Anu is keen to grow more local produce here such as ginger and lentils and a large area of land has been dug over and spread with some beautiful earthy manure from the forest. A watering system has been set up as there is now very little rain and won’t be much until the monsoon season starts early July. I had planned to head back to the UK during the rainy season here, apparently it can be a test of nerves as it rains relentlessly for seven weeks or so. I suspect though I will still be here and if so then like everything in life I will just have to embrace it and go with the flow. It will be another experience to share with you at some point.

There are masses of peonies here that Anu’s stepfather planted years ago and which he would cut and sell into hotels as far as Delhi (a six hour drive from here). I am enjoying picking the ones that are so heavy that they are lying on the ground and bringing them into the cottage together with some of the roses that Anu’s mother planted and loved. Anu and I are also drying some of them to infuse in sesame oil and they are currently adorning my windowsill. They look so pretty and smell divine. When you first pick them the leaves are so silky soft and the smell is very much like roses.

Peony petals drying in the sun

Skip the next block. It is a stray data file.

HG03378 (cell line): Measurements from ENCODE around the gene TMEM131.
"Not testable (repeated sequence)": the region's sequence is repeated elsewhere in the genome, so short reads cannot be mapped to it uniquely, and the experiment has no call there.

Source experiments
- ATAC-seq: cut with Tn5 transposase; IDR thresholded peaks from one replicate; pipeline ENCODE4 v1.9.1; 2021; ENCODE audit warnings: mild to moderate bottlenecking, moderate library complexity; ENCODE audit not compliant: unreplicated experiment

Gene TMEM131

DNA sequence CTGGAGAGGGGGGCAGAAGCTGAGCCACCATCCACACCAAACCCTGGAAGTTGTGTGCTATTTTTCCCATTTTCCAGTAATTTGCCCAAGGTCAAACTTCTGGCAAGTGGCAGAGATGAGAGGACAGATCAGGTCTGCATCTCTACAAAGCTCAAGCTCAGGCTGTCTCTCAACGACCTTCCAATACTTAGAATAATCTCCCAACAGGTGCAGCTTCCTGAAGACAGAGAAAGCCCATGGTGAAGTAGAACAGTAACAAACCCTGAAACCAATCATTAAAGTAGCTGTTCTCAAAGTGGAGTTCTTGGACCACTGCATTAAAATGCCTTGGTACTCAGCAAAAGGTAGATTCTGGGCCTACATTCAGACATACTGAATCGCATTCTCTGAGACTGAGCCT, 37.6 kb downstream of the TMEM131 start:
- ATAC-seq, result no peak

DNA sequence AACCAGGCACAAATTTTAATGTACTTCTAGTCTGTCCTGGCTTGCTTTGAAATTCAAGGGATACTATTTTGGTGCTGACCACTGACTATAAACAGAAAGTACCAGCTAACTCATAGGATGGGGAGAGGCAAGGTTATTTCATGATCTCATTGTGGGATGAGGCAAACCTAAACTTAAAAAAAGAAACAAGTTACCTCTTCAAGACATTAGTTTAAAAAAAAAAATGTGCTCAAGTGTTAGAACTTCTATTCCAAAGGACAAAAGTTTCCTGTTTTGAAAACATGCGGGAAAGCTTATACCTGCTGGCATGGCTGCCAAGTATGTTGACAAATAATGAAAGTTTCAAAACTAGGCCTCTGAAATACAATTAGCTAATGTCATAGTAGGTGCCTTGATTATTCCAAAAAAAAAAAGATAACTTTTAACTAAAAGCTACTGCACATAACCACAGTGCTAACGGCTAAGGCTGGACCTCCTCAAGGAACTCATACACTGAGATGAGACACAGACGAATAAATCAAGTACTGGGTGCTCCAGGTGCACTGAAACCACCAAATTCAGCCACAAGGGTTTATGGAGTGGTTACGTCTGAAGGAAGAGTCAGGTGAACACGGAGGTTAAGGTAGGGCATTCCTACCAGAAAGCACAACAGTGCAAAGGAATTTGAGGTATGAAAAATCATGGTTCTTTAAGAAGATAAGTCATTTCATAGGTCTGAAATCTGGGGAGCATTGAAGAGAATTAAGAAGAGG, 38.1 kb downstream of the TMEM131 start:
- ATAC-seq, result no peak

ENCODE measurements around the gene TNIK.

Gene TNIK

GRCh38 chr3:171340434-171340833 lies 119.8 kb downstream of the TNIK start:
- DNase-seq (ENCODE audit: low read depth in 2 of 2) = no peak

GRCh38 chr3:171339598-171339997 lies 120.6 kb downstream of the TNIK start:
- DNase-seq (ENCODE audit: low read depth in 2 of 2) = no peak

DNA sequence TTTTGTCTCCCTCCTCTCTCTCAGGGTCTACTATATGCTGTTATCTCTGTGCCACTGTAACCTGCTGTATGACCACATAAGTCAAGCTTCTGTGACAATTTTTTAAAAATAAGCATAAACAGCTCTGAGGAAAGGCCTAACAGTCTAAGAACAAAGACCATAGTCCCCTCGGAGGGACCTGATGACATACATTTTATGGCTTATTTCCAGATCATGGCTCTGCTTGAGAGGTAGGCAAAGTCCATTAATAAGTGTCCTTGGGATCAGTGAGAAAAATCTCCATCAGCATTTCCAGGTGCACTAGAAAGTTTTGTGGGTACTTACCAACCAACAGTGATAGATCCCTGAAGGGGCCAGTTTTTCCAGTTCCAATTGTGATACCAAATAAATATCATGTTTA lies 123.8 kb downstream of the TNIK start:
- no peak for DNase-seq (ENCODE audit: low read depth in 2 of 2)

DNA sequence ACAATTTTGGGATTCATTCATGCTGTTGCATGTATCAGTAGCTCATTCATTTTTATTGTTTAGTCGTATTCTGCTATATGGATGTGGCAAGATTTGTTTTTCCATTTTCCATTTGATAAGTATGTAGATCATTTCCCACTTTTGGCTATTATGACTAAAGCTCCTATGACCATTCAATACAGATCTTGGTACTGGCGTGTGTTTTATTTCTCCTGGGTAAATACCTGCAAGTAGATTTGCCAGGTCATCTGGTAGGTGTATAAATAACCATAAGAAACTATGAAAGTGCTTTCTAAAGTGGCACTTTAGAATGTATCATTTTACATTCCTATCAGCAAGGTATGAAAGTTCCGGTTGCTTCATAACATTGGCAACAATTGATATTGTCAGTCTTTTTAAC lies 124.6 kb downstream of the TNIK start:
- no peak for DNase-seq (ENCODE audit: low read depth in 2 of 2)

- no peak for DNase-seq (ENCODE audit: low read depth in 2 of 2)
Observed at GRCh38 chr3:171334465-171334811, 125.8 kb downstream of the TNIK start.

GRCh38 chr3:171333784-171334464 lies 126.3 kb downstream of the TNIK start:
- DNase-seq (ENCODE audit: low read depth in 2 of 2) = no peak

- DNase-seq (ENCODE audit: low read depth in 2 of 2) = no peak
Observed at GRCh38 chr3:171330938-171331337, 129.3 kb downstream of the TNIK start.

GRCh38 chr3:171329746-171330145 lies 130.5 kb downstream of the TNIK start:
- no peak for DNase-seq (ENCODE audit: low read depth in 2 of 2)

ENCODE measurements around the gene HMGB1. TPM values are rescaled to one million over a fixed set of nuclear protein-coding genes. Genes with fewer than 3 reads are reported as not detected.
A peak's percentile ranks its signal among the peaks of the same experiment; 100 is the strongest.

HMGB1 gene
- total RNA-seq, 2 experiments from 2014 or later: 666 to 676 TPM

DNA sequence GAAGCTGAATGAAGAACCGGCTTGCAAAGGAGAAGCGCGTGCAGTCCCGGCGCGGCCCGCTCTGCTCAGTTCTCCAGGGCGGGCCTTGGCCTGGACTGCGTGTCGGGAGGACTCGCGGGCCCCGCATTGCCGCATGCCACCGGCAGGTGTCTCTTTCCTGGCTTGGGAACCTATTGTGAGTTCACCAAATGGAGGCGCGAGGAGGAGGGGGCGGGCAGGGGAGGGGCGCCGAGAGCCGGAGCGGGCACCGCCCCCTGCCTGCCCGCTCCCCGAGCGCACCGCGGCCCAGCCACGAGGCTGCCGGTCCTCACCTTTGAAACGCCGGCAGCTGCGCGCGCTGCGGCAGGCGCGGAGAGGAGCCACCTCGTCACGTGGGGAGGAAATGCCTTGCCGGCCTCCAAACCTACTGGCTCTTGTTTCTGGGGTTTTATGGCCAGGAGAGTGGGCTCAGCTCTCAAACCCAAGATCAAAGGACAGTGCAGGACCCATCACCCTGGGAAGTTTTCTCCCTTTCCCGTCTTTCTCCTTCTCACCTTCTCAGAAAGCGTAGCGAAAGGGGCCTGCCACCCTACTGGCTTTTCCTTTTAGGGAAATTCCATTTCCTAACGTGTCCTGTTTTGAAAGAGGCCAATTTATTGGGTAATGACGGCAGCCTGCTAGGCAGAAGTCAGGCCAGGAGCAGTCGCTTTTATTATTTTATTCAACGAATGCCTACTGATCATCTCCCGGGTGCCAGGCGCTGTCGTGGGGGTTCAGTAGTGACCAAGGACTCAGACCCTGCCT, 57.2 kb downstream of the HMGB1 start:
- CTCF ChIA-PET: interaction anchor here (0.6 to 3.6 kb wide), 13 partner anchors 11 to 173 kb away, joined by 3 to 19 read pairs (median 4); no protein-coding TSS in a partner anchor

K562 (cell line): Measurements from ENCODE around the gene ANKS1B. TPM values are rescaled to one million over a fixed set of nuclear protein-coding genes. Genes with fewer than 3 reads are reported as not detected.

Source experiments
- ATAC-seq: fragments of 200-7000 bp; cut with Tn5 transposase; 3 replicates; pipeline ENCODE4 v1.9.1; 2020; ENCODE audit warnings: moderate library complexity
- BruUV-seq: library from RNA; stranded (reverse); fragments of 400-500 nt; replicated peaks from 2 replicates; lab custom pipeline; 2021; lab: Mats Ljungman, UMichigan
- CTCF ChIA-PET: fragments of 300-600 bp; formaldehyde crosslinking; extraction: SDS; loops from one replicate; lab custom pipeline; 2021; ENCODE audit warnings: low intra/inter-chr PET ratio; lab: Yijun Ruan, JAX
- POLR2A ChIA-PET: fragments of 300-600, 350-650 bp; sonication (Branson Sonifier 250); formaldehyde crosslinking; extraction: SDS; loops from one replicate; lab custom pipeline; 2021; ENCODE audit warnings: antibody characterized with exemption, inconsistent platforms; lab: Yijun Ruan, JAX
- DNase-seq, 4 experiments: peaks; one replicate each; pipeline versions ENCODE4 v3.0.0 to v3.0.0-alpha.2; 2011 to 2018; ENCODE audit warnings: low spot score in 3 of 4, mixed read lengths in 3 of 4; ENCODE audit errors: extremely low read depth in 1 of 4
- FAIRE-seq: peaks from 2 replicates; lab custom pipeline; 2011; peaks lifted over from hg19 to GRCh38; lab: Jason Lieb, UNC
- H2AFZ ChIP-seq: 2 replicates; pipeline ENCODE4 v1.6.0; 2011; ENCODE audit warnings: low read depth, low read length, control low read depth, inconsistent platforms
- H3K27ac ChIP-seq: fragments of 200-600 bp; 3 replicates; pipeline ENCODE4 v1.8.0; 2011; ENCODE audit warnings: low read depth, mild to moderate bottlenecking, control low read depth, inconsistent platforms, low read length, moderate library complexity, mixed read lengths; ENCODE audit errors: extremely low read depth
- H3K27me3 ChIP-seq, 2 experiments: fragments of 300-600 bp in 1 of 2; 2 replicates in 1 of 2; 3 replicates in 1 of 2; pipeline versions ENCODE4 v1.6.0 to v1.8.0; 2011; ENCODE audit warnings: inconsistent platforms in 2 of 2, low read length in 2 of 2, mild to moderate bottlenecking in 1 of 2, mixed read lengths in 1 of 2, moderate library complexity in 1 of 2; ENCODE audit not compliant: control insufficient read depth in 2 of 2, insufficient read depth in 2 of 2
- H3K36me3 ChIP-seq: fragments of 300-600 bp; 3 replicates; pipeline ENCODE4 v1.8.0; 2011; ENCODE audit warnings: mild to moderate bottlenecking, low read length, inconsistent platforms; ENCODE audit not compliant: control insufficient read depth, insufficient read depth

I still try to get out into the forest on a daily basis and have seen more wildlife recently the highlight being four large barking deer that came trotting towards me on the ridge on top of one of the hills. I don’t know who was most surprised as they suddenly appeared directly in front of me trotting quite quickly in my direction. At first I thought they were cows as they were a similar size and quite bulky in stature and then realised they weren’t and they were very agile as they split into two groups disappearing off down into the forest either side of me. So wonderful to see them even for just a few moments. On another expedition I saw a large hare tearing towards me closely followed by what I think was a pine marten in hot pursuit. The poor hare had to change direction and I do hope it managed to outrun it’s predator. There are of course lots of birds and many of them stunning in colour. They are also extremely vocal and the dawn chorus which starts at around 5am is very tuneful and a delight to wake up to.